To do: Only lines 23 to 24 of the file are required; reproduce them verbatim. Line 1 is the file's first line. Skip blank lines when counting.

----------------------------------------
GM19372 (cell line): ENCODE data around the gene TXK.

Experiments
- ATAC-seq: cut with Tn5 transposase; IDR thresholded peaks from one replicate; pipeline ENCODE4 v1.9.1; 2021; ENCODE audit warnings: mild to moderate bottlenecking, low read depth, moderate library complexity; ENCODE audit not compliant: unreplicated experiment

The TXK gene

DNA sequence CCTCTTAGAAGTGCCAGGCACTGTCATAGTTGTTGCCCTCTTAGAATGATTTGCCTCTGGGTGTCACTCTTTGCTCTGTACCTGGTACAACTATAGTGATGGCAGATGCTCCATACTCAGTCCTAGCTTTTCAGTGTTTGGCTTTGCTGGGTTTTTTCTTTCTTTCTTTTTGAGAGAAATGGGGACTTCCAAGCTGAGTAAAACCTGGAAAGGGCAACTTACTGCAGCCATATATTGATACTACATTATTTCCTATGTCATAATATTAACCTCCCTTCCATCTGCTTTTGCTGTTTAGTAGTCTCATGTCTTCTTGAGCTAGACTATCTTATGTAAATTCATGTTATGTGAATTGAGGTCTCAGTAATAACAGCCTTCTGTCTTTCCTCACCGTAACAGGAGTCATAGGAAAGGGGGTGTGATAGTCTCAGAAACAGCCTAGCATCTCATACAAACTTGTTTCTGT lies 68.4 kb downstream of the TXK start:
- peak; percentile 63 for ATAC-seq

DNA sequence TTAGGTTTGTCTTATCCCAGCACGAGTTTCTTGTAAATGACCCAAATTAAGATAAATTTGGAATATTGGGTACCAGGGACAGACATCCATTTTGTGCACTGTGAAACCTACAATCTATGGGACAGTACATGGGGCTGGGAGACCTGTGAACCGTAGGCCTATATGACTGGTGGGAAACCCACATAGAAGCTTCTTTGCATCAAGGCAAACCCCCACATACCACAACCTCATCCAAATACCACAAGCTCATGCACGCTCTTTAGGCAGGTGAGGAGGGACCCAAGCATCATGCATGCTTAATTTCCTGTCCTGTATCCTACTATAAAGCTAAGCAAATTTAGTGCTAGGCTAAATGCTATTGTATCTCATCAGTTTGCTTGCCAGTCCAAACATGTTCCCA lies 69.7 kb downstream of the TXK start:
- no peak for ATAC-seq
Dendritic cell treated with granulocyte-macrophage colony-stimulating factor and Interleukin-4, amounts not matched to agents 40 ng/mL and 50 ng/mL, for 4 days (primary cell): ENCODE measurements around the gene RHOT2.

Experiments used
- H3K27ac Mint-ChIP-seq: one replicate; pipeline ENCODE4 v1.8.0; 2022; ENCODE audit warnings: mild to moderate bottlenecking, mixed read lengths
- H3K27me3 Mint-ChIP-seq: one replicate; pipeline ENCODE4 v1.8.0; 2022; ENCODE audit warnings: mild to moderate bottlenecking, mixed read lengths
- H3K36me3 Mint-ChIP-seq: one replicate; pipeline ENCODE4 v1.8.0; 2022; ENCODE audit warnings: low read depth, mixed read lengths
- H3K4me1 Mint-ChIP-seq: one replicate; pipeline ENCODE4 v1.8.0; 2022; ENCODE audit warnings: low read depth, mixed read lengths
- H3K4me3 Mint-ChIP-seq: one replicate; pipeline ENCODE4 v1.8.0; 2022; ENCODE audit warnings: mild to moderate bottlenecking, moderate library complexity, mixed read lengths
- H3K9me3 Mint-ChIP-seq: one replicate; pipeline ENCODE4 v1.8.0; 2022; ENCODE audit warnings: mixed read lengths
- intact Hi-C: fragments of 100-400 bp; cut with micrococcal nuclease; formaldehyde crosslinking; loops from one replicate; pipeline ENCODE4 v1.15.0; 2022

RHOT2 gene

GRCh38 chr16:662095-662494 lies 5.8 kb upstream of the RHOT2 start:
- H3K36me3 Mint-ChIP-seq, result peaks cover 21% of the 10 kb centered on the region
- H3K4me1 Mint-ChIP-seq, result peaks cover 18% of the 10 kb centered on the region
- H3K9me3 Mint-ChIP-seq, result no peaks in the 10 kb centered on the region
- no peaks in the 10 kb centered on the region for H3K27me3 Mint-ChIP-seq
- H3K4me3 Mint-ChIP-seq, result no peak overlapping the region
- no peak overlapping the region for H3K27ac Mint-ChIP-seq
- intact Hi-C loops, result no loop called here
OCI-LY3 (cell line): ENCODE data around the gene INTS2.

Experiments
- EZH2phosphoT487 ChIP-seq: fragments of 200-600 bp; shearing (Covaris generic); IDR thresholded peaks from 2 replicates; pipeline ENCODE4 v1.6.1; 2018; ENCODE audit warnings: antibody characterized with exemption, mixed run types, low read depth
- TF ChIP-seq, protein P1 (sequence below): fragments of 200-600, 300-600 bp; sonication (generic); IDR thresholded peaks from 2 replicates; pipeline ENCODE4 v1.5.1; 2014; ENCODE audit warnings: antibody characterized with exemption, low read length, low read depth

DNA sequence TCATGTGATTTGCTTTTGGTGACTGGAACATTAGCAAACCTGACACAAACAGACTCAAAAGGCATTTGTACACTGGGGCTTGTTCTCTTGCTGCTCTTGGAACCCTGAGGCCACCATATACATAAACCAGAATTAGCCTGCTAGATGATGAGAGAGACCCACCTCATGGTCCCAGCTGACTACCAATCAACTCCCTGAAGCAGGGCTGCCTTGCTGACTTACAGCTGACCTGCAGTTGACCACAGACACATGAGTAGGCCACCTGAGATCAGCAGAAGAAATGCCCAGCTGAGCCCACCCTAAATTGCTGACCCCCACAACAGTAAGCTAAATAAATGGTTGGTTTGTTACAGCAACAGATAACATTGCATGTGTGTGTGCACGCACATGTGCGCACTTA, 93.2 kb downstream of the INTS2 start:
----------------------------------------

- no peaks in the 10 kb centered on the region for H3K27me3 Mint-ChIP-seq
- H3K4me3 Mint-ChIP-seq, result no peak overlapping the region